The research behind cannabis allergies
Researchers in Belgium have been studying the possibility of cannabis emerging as an allergen. Their findings are that cannabis can produce the same kinds of hay fever symptoms that other plants do. Basically, marijuana can increase the pollen count the same way some of our other favourite flowers do. For those who are sensitive to pollen, that could mean a season of hay fever symptoms.
Interestingly, we might have known about this for a long time. There was a study published in the 1940s by the Nebraska Medical Journal surveying people with allergies in the area. Of the 119 patients, more than 20% of them were found to be allergic to hemp pollen from a skin prick test. More studies have been conducted in Omaha, Nebraska since, which have also confirmed that 61% of allergies were a result of hemp. If you haven’t caught on, wild weed and hemp happens to grow a lot in Nebraska. This would explain the high rate of allergies in the state. And lo and behold, this Nebraska survey found that 22 of the 119 patients that were tested were actually having allergies to cannabis pollen.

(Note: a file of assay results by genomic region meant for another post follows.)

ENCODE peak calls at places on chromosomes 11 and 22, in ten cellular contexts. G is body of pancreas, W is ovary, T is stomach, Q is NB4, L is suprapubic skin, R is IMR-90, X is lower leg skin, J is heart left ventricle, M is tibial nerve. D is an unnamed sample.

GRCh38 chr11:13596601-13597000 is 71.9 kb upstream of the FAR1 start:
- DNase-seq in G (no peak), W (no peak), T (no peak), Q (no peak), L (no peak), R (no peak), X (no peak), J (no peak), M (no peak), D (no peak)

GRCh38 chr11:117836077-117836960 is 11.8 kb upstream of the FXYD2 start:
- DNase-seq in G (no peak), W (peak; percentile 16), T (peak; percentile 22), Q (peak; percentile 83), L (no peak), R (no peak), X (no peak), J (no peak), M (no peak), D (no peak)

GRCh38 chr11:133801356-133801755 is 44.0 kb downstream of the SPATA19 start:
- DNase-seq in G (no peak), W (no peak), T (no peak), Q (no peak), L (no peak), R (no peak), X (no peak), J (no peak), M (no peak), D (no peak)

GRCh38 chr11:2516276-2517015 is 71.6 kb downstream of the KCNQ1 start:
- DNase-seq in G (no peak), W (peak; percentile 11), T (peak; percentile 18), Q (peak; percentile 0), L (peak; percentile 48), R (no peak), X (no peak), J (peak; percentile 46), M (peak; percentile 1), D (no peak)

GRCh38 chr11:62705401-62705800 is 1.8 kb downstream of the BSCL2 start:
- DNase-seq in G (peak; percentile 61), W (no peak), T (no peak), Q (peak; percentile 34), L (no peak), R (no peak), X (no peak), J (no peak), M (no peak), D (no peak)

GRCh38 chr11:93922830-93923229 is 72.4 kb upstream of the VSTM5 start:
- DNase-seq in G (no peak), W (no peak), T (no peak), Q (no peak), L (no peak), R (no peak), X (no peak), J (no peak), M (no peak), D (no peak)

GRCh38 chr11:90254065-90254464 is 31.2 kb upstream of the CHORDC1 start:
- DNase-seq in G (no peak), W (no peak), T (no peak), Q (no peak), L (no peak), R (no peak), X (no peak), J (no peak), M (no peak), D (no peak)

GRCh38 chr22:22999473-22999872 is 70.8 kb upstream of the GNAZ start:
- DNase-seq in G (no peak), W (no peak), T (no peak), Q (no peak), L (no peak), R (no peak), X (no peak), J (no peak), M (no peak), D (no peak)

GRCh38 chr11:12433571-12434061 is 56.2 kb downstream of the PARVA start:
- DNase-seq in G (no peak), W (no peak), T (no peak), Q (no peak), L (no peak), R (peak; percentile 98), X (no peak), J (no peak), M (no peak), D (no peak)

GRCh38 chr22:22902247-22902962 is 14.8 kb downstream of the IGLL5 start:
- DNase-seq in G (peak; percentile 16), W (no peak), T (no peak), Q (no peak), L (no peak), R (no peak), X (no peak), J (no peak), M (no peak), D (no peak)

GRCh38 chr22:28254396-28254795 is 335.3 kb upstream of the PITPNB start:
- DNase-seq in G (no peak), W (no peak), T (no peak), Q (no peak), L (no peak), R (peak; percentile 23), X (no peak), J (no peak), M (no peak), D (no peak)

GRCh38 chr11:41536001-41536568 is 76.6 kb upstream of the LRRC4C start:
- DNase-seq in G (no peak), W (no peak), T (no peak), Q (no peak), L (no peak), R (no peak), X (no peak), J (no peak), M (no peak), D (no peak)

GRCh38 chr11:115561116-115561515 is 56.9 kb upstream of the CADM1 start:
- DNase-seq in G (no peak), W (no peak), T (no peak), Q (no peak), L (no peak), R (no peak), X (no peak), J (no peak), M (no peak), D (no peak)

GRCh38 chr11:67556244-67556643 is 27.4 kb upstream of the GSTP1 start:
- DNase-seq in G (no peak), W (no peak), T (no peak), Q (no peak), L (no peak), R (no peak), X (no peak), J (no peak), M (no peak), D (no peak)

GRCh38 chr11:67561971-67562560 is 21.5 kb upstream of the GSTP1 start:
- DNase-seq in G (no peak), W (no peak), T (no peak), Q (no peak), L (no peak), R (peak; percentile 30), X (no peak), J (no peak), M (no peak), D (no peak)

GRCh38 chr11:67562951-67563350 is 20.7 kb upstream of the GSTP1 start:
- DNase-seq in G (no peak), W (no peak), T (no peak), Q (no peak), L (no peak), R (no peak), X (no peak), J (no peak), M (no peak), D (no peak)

The difference between cannabis allergies and mouldy weed
It’s important to make a note of the difference to an allergy to cannabis and an allergy to something naught inside of the cannabis. Sometimes we end up with mouldy weed, which happens when buds aren’t looked after properly. It is common for people to experience allergic reactions to mould, but this does not constitute an allergy to cannabis.